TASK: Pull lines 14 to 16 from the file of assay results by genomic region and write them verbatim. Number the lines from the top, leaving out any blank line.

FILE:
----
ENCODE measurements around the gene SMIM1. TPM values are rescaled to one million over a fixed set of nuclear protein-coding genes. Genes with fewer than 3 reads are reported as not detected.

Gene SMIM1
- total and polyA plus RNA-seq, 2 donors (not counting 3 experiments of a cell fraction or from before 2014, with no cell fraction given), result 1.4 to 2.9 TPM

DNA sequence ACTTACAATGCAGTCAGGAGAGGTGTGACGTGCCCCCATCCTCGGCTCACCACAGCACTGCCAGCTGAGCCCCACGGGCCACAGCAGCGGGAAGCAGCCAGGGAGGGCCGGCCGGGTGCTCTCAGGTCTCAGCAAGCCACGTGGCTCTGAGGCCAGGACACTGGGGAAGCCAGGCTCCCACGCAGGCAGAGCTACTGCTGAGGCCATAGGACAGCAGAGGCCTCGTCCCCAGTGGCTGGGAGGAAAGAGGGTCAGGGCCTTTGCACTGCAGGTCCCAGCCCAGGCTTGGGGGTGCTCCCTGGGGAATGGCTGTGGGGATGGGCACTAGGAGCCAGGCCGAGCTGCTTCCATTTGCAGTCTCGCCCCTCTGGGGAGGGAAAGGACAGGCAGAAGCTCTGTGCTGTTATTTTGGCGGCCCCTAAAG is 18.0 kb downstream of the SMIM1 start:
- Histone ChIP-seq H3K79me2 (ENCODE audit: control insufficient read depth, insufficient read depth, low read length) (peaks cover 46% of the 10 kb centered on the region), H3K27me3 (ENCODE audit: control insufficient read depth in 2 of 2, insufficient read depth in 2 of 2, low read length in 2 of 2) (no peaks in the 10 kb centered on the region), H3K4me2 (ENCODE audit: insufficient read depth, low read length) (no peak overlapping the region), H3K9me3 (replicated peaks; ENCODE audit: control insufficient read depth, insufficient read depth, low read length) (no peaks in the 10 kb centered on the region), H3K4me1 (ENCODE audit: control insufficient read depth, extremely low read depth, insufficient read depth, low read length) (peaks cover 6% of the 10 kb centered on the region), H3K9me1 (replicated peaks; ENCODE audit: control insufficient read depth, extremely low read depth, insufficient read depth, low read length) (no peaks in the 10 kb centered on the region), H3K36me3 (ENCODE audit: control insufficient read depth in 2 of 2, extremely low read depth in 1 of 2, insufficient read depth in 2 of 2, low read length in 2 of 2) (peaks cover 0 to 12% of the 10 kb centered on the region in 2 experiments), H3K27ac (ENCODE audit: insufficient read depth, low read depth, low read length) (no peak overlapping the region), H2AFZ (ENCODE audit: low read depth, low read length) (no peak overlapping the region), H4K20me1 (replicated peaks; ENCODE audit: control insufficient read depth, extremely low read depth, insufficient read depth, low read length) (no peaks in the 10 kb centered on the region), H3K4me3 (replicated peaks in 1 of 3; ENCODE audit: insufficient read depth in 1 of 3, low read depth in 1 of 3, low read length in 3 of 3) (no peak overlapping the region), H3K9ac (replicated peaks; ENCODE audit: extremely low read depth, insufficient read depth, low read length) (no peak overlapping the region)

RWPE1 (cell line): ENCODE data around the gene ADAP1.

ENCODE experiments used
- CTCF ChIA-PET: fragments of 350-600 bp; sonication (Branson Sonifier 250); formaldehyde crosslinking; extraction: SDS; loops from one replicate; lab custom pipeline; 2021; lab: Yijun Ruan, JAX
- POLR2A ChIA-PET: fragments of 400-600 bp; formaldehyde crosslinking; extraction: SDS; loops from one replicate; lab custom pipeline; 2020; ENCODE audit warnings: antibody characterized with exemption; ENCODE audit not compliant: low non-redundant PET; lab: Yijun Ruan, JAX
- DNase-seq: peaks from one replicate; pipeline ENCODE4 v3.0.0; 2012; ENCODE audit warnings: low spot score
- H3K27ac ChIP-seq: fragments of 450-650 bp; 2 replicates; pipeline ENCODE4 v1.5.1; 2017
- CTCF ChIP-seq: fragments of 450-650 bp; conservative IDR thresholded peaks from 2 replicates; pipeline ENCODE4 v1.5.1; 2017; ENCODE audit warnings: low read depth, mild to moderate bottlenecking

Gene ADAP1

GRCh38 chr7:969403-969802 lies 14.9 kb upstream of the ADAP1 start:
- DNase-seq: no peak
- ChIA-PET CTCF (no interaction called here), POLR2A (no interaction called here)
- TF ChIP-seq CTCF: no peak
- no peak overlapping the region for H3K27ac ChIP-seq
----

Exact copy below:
GRCh38 chr7:969403-969802 lies 14.9 kb upstream of the ADAP1 start:
- DNase-seq: no peak
- ChIA-PET CTCF (no interaction called here), POLR2A (no interaction called here)